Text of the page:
The lack of response is not just typical of local PR failure – I’ll bite my tongue on that one for the time being – but endemic of the lack of transparency at these big tech brands. If they’re really confident in the conditions at the factories – dismiss such accusations out of hand, invite random inspections etc
Hopefully, as consumers and politicians get more savvy to what’s going on and start to ask more searching questions, these multi-nationals will find it harder to fob them off with the old audit card.
There’s a long way to go yet.
Just finished a beast of a story detailing more depressing news from China of human rights and labour violations in factories making tech kit for some of the West’s biggest brands.
Yup, it’s not Foxconn this time but Hong Kong-headquartered OEM VTech, which mainly seems to make cordless and fixed line telephones for the likes of Motorola, AT&T, Telstra, Sony and others.
The report into poor working conditions at its Guangdong factories list, if anything, worse abuses to those discovered at Foxconn. These include mandatory and excessive overtime; exposure to harmful chemicals; sub-standard living conditions; violence and bullying towards staff; and below subsistence wages.
It’s worth noting that VTech strenuously denies all the allegations.
I’m not disputing any of the findings of the Institute for Global Labour and Human Rights, nor its deliberately confrontational tone and emotive, first-person testimonials from workers at the plant – after all it needs to shame the Western companies involved into taking action.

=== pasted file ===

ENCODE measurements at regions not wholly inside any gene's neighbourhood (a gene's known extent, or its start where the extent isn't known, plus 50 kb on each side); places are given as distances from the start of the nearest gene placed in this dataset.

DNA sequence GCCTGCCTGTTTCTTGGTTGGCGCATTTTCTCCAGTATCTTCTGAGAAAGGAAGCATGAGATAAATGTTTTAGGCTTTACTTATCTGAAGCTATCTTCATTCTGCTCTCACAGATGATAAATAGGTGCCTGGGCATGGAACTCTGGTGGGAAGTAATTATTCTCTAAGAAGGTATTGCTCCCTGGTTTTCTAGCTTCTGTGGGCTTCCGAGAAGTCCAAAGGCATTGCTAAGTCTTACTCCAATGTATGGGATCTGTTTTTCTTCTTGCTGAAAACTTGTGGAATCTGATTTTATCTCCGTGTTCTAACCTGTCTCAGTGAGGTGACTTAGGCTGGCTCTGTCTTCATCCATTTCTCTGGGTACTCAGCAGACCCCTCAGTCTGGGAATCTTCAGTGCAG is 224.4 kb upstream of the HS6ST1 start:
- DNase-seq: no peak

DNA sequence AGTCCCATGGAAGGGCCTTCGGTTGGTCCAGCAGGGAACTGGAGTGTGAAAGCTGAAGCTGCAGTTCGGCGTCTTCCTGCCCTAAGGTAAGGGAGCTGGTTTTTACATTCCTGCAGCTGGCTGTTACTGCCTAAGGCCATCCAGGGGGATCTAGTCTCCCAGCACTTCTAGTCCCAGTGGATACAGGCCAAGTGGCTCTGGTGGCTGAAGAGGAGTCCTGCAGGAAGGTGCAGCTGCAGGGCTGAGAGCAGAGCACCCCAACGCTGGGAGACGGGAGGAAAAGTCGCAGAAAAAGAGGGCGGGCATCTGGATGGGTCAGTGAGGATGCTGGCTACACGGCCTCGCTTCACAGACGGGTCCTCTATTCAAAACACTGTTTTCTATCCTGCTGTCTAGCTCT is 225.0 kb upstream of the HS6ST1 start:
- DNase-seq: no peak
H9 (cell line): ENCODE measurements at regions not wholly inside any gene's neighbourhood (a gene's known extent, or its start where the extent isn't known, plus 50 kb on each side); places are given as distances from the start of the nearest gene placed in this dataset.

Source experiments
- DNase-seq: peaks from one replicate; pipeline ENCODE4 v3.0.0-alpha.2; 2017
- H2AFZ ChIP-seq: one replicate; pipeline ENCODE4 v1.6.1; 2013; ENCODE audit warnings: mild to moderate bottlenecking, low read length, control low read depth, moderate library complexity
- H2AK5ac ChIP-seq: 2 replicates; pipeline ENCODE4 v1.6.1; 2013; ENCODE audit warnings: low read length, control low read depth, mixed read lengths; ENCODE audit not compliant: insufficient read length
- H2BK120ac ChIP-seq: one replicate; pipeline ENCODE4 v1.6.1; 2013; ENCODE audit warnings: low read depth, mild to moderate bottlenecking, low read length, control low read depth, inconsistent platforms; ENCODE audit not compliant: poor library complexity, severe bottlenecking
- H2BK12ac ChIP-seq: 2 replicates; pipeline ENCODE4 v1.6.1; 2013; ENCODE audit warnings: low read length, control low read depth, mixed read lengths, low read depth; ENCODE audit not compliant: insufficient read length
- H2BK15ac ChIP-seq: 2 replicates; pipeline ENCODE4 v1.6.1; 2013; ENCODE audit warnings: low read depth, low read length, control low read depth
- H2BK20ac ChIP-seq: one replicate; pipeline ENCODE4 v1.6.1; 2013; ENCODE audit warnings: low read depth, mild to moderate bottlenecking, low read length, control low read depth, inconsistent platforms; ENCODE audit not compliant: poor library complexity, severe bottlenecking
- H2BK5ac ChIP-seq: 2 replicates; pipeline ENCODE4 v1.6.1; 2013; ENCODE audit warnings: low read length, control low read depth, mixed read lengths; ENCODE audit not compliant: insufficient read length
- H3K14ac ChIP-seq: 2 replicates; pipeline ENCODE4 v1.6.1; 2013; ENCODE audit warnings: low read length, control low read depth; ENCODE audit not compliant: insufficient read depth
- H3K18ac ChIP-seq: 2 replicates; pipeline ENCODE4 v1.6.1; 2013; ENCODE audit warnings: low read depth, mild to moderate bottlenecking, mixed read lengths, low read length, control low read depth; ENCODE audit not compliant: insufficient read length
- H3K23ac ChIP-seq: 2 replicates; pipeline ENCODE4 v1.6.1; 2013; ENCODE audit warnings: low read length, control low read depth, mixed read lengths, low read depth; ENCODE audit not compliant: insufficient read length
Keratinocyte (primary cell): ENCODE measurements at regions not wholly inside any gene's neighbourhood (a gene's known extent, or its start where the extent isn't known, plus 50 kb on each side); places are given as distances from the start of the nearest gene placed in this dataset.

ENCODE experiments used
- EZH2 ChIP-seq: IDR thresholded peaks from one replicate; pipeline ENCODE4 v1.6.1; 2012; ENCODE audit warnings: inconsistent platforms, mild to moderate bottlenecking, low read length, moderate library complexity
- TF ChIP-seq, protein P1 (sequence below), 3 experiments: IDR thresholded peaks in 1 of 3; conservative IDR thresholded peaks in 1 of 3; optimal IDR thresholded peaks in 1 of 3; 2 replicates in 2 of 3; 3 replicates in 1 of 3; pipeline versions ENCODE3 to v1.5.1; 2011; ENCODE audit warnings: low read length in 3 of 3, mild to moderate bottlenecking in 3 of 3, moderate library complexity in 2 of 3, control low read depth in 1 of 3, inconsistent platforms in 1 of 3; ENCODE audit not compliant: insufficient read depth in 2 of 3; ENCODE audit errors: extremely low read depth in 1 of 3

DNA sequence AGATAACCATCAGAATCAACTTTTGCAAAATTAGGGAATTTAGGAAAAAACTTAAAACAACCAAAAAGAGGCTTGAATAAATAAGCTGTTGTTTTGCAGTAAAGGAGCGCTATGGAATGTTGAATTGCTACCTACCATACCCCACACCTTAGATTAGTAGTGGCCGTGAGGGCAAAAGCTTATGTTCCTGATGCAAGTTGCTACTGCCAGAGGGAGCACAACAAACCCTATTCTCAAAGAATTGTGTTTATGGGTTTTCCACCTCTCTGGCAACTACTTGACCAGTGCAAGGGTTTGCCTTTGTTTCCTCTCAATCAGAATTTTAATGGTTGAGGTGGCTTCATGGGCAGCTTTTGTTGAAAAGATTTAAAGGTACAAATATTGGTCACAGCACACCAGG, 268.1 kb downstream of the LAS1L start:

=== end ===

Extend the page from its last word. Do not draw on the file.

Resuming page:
What is more interesting is what happens now that the genie is out of the bottle.
Motorola and Telstra reacted with shock, exclaiming that compliance with the law and their own codes of conduct are essential and that, if true, these abuses are unacceptable.
Fair play to Telstra for immediately suspending sales of any VTech products while it investigates, but it seems to me that large Western technology firms are more than happy to turn a blind eye to this kind of thing as long as the labour is cheap, the production costs are kept down and no-one is making a fuss.
Saying you mandate compliance with a code of conduct but never enforcing that compliance, for example, is less than useless. As is saying compliance with local laws is compulsory when you know that, as in China, local laws are not worth the paper they’re written on – they’re either not enforced or shot through with so many caveats that the employer can effectively do what they like.
There are those who say that improving conditions in these OEM factories will push up prices at the till.
Well, that is debatable given that the OEMs are making a healthy profit here and could probably stretch to curtains and mattresses in the dorms; better food in the canteens; and certainly stools for workers to sit on during their shifts, without pushing up the cost of production too much.
I think Foxconn was just the beginning. Any tech manufacturer that breathed a sigh of relief, thinking the buck stopped with Apple, better prepare themselves for a rather uncomfortable time going forward.
Bad publicity is the only thing that seems to spur these big name brands into action and as long as there is an appetite among the public to know what misery lies behind their latest shiny gadget then the stories will keep on coming.
Geoff Crothall, a spokesman for not-for-profit the China Labour Bulletin, told me that conditions like those highlighted in the report are endemic throughout factories in the Pearl River Delta.
The best that can come of the constant media scrutiny is that these brands and their OEMs are forced to institute regular inspections and improve living and working standards across the board, because the local government certainly isn’t going to.